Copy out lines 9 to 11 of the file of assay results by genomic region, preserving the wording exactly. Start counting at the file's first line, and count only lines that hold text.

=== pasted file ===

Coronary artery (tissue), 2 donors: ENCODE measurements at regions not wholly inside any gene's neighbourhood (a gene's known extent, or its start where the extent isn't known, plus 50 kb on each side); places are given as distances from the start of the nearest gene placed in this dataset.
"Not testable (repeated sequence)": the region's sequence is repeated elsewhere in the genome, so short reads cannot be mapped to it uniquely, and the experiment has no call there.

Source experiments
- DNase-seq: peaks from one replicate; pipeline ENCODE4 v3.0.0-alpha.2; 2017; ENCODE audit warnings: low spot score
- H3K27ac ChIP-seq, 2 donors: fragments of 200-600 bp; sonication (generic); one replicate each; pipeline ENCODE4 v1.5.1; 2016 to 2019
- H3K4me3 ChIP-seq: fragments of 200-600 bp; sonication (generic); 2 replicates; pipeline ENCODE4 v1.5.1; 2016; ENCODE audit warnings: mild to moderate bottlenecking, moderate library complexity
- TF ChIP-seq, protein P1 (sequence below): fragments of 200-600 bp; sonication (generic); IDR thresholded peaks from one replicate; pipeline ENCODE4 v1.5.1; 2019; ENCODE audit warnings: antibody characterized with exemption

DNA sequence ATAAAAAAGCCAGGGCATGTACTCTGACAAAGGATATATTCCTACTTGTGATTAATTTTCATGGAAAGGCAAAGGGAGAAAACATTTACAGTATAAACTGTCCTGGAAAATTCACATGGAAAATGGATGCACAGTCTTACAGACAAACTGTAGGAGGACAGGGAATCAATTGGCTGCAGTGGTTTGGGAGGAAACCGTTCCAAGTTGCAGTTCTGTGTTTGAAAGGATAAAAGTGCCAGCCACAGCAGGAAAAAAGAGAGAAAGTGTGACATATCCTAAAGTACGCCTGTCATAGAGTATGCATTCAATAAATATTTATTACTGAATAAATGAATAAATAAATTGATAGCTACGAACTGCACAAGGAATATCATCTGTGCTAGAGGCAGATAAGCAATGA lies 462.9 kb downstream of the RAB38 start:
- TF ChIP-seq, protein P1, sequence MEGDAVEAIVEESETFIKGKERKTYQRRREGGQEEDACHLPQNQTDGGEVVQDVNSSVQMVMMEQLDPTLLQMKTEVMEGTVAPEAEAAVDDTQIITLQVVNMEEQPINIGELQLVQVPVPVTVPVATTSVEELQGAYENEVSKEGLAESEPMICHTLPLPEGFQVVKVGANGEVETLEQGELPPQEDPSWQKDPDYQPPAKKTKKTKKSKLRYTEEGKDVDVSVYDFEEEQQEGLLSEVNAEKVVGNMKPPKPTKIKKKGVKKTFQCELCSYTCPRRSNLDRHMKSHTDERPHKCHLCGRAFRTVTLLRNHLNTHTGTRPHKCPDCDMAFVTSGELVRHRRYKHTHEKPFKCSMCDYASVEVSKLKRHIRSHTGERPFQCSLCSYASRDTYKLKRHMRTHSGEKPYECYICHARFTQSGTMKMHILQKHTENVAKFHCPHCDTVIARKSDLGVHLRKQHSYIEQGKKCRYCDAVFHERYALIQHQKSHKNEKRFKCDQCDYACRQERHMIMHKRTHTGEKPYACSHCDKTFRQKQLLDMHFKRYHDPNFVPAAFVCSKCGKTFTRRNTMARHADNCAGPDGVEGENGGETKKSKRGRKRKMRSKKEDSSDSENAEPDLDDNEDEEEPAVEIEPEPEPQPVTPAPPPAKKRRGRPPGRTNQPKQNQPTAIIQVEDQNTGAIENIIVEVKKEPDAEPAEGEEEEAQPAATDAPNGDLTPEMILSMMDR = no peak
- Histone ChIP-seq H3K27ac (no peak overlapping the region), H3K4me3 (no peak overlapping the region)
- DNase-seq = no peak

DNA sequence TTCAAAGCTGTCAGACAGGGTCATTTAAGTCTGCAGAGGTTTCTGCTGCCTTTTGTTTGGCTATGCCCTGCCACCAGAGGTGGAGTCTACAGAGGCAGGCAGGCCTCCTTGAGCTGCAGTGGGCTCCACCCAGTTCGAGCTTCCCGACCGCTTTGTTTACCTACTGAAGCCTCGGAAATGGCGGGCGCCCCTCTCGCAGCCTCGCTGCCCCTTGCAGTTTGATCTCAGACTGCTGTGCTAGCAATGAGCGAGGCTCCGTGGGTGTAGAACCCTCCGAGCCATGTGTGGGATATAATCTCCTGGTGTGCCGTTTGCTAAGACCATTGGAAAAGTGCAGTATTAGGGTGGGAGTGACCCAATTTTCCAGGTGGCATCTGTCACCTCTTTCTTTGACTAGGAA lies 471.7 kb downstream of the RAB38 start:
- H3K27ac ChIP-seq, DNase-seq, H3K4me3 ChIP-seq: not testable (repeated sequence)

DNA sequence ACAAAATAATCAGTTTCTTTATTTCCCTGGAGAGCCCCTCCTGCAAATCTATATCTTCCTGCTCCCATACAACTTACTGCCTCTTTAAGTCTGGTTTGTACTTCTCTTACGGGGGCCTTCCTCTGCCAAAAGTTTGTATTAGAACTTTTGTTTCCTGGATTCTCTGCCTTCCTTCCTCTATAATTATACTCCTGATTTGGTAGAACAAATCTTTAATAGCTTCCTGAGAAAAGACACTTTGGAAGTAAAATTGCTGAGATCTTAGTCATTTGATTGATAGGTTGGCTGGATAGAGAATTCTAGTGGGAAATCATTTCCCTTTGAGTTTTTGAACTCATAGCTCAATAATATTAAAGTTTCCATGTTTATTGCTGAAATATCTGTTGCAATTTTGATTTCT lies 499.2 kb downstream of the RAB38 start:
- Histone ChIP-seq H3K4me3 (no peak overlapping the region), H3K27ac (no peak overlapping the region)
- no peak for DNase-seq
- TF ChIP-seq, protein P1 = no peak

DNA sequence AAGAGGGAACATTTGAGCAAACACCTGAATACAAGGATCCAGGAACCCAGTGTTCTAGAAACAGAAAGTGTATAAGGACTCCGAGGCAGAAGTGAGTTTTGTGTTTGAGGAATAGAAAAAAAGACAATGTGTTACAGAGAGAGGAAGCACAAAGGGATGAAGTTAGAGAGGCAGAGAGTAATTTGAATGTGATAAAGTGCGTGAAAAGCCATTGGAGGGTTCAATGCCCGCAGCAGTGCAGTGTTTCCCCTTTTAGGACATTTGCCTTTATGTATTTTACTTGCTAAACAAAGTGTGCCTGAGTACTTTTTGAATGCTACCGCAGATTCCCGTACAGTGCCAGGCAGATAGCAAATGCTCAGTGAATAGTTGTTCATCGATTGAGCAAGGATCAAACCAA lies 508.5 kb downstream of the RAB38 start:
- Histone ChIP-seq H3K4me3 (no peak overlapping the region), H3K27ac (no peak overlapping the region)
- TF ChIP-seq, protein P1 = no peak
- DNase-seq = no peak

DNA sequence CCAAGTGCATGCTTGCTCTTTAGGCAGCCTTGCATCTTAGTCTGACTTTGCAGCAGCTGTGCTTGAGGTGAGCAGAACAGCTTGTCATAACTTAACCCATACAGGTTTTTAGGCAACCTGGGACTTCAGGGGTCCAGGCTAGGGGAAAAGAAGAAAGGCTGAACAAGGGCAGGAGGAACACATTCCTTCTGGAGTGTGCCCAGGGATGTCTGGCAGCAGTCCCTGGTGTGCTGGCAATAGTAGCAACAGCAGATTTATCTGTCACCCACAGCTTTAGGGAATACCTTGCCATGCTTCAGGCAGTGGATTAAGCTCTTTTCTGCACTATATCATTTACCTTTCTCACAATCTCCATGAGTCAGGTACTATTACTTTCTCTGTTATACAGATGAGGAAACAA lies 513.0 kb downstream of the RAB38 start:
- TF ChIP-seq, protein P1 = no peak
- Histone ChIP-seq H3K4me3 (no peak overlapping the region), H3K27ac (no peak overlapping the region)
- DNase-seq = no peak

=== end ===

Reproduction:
- TF ChIP-seq, protein P1, sequence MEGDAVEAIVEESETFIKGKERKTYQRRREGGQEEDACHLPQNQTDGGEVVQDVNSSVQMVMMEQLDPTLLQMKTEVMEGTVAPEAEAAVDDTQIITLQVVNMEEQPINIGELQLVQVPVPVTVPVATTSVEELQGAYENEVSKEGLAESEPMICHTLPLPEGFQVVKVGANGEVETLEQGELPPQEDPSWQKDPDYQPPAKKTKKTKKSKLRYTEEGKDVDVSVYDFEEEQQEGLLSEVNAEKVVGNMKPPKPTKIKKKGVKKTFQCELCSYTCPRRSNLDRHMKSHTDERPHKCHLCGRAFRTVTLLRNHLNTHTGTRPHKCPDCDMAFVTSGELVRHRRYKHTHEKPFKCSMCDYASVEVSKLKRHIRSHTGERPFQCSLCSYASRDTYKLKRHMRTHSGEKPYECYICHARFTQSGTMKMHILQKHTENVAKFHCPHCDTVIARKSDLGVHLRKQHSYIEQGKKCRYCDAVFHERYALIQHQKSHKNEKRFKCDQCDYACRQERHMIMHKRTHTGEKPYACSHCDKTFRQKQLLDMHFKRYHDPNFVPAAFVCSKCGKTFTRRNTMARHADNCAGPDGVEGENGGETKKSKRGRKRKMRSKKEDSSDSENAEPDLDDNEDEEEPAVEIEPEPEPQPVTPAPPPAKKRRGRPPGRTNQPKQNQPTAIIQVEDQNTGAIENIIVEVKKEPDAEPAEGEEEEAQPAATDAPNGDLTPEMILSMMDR = no peak
- Histone ChIP-seq H3K27ac (no peak overlapping the region), H3K4me3 (no peak overlapping the region)
- DNase-seq = no peak